Both the United States and Georgia Constitution guarantee citizens the right to “keep and bear arms.” However, these rights are not absolute, and the overlay of federal and state law further complicate the ability to find clear, concise answers to handgun use and ownership. This article will help decipher some of the more common questions on Georgia handgun laws.
Common Georgia Handgun Law Questions
1.Who can purchase a handgun?
Georgia law is largely permissive about gun purchases, but federal law may be more restrictive. The Federal Bureau of Alcohol, Tobacco, and Firearms (ATF) website lists many specific federal prohibitions. Under Georgia law, residents can purchase rifles and shotguns out of state, so long as the purchase complies with federal, Georgia, and the laws of the purchase state. Minors are not allowed to purchase handguns. It is against Georgia law to attempt to have a gun seller transfer or convey a firearm to anyone other than the actual buyer. No convicted felon may purchase a firearm, regardless of whether the conviction occurred in Georgia.
2. What types of handguns can you purchase?
The federal government restricts the purchase of certain handguns under the National Firearms Act (NFA) and the National Gun Control Act (GCA). Additionally, federal law prohibits the purchase of certain types of handguns, such handguns that should be registered under the NFA, machine guns, and handguns that cannot be detected by airport security. Georgia restricts the purchase of machine guns, sawed off shotguns and rifles, silencers, and other “dangerous weapons”, including bazookas, mortars, hand grenades, and “recoilless rifles” unless the weapons have been properly registered under the NFA.
3. Do I need a license to carry my handgun?
It depends. You are not required to have a weapon carry license to keep your handgun on your person, on your own property, your home, personal vehicle, or place of business. Additionally, you do not need a weapon carry license to carry your handgun so long as the handgun is covered and unloaded, including the chamber. Furthermore, if you have a valid hunting or fishing license and are engaged in legal hunting, fishing, or sport shooting, you do not need to have a weapon carry license while they have the permission of the owner of the property and are engaged in the act of hunting, fishing, or sport shooting. With few exceptions, most other circumstances require you to have a valid weapons carry license to carry your handgun.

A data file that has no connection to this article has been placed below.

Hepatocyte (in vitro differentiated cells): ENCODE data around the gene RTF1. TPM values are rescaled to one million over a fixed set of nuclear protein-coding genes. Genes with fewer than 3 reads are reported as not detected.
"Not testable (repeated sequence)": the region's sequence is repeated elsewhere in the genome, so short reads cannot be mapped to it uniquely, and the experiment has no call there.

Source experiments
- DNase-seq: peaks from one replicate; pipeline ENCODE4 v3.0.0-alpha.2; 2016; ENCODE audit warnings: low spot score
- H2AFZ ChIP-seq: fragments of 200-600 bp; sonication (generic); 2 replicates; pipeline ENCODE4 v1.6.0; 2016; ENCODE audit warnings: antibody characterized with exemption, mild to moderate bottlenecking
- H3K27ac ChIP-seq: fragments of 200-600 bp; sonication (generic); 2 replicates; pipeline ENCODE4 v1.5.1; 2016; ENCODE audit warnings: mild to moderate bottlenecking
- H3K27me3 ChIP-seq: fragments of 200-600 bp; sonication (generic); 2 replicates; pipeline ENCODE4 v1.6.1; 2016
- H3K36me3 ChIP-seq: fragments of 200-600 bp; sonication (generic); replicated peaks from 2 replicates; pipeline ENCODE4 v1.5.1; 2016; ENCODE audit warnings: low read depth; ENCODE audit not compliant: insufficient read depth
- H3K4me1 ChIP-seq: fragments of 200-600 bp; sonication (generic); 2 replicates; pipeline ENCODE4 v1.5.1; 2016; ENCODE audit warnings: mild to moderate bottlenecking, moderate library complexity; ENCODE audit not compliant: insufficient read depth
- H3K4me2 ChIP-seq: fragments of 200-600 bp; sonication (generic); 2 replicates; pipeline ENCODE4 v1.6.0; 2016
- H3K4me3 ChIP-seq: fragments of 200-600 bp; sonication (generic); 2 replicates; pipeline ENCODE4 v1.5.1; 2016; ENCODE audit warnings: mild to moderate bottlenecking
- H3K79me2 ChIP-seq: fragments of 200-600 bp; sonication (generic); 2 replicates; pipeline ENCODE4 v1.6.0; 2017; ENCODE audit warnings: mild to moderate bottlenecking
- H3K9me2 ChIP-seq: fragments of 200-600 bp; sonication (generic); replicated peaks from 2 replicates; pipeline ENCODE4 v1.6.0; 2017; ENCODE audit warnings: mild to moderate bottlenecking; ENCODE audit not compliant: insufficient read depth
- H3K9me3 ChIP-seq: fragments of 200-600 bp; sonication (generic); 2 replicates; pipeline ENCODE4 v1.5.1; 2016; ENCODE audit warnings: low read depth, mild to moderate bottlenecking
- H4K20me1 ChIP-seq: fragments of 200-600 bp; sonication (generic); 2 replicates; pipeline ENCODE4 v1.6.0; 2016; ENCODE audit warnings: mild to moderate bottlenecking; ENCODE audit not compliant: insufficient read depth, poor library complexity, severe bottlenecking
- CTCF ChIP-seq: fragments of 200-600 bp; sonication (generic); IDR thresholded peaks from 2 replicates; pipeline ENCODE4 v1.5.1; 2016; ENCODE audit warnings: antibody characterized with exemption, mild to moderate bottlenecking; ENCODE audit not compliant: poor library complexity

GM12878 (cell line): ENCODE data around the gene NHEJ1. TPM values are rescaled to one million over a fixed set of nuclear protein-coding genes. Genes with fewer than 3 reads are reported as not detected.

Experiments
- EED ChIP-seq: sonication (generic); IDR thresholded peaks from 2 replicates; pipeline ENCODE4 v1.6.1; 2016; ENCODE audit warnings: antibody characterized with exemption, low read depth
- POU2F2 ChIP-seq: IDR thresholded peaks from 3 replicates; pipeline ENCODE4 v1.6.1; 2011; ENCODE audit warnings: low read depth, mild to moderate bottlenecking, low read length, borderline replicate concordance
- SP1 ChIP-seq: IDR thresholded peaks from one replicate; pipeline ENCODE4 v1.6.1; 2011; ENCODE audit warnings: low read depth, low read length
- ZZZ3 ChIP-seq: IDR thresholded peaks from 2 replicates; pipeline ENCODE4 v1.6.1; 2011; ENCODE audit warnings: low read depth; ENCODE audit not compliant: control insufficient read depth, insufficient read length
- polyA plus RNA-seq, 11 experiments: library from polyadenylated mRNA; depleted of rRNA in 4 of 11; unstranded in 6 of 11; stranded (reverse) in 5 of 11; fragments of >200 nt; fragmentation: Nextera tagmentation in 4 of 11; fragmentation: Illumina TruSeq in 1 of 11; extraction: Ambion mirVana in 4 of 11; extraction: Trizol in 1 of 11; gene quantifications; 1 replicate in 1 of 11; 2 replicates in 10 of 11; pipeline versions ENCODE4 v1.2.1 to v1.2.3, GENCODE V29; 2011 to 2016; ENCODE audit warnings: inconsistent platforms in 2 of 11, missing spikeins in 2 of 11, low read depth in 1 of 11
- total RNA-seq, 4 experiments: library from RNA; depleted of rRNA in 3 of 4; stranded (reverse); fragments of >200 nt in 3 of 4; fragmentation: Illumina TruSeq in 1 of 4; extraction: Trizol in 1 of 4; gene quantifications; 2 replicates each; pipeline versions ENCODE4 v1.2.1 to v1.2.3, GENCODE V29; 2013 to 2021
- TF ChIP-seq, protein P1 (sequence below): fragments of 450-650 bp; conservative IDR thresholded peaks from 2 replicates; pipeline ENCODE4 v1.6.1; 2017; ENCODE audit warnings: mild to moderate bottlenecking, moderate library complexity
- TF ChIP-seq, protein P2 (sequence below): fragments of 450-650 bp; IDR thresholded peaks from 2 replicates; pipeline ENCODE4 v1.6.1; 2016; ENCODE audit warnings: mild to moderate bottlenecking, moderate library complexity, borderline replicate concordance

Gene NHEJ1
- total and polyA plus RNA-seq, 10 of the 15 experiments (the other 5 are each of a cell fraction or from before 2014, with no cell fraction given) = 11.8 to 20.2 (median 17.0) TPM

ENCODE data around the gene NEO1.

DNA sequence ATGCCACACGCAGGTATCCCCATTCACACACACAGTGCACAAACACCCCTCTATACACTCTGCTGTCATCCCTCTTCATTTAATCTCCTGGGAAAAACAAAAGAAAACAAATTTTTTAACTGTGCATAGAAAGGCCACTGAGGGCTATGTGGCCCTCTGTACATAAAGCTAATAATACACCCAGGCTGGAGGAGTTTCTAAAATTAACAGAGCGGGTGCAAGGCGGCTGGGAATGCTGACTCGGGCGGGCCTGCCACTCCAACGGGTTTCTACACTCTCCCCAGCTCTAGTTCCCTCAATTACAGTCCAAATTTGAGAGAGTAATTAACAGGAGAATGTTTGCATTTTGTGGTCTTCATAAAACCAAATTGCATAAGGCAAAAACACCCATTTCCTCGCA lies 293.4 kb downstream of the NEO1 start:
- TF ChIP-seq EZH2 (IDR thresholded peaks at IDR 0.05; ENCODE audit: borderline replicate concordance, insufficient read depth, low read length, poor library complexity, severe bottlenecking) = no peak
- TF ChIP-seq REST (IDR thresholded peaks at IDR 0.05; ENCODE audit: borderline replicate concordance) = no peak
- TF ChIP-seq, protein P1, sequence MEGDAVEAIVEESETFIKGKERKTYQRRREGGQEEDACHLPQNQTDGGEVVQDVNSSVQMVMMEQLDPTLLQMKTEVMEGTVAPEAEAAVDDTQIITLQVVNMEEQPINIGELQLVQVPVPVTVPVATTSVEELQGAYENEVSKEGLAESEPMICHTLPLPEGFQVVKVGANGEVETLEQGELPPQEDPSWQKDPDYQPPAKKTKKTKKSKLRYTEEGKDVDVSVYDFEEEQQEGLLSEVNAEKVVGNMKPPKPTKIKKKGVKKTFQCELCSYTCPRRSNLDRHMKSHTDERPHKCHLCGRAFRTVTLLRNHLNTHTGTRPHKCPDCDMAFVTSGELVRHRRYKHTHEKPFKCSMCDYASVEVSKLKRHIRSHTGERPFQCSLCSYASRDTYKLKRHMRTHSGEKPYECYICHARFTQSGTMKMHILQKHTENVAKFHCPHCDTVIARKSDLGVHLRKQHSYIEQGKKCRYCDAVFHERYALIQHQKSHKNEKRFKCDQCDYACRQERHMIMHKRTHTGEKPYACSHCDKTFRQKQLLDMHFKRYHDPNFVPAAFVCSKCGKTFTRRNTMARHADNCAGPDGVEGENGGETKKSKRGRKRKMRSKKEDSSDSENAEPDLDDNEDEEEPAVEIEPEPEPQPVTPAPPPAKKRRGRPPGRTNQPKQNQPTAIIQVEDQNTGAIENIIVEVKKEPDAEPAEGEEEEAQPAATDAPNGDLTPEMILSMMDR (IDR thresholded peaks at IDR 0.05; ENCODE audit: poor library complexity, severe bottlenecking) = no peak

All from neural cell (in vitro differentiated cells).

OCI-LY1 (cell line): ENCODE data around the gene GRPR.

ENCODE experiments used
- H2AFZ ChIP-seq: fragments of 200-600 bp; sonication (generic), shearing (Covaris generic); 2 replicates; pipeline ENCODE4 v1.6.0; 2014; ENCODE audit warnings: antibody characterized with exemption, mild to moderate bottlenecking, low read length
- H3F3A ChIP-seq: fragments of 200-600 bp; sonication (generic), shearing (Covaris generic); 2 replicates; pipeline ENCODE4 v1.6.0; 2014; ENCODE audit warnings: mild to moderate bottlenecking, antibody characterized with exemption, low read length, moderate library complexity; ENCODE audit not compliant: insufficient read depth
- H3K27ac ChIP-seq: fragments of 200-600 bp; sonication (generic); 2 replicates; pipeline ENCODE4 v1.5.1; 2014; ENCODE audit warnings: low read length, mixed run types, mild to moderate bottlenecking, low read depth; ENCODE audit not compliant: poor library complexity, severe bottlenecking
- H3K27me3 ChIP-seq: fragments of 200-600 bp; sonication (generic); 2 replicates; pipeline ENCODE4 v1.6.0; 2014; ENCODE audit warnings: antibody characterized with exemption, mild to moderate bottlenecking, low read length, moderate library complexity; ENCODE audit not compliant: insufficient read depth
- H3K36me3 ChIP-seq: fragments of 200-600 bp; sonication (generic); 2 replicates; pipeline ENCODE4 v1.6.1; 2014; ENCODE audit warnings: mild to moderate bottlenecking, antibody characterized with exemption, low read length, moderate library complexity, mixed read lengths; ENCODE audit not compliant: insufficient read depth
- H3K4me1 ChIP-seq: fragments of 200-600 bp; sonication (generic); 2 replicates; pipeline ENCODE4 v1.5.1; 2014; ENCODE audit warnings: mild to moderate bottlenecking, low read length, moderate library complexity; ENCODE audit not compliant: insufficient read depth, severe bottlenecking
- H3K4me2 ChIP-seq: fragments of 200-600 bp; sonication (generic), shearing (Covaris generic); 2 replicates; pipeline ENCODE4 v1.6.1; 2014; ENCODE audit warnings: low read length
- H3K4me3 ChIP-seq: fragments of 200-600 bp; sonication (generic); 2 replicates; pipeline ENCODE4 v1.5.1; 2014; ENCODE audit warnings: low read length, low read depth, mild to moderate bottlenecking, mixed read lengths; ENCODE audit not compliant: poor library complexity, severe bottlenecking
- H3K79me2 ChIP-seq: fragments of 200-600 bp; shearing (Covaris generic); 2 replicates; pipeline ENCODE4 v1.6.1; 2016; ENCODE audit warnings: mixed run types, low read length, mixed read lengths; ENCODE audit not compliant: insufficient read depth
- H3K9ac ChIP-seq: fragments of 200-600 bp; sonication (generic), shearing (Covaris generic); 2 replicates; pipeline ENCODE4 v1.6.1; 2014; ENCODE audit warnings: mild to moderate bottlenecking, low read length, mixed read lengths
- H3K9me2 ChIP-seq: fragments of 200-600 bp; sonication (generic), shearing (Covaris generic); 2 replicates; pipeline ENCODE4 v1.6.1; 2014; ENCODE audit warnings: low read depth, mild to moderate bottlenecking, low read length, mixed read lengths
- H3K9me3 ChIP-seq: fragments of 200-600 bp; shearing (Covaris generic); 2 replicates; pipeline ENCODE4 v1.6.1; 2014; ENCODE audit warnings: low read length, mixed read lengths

4. Do I need to register my handgun?
Unless the handgun falls under the National Firearms Act or the National Gun Control Act, there is no requirement to register your handgun in Georgia. Anytime you become the owner of a handgun subject to the NFA or GCA, whether it be purchase, inheritance, or other means, you must register the handgun with the ATF, but not the state of Georgia.
5. Where can I purchase a weapons carry license and what are the requirements?
Weapons carry licenses are issued by the Georgia probate courts. You can find your county probate court here. They also list several requirements to obtain a weapons carry license. No licenses are permitted for individuals under 21 years old, felons, or people with a history of mental hospitalizations or substance abuse in the past 5 years. Qualifying individuals will be subjected to both a state and federal criminal background check, including providing a fingerprint. Costs and processing time vary between probate courts, so call in advance.
6. If I have a weapons carry license, can I carry my handgun anywhere?
No. Federal and state law will still prohibit someone with a valid weapons carry permit from carrying their handgun in certain places. For example, you will not be allowed to carry your handgun into Hartsfield airport, church gatherings, bars where the owner has not given permission to carry, and of course schools. You may, however, be allowed to store you weapon in your vehicle in the parking lot of some of these locations. After much litigation, it is now generally permissible to carry a handgun in public places, such as national or state parks, so long as you have a valid weapons carry license for the handgun.
There are several excellent outside resources available for information on Georgia handgun law. Some websites, such as http://www.georgiacarry.org and http://www.georgiapacking.org, are specifically tailored to Georgia law. Other sites, such as http://www.handgunlaw.us, are more general. No matter where you get your information, make sure you authenticate any information you read to prevent inadvertent violation of state or federal law. Finally, be conscious of the effect having a handgun on you has on other people, and as georgiacarry.org points out, make sure to abide by the wishes of the property owners concerning your ability to stay on premises with a handgun.
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– Norris Legal, L.L.C.
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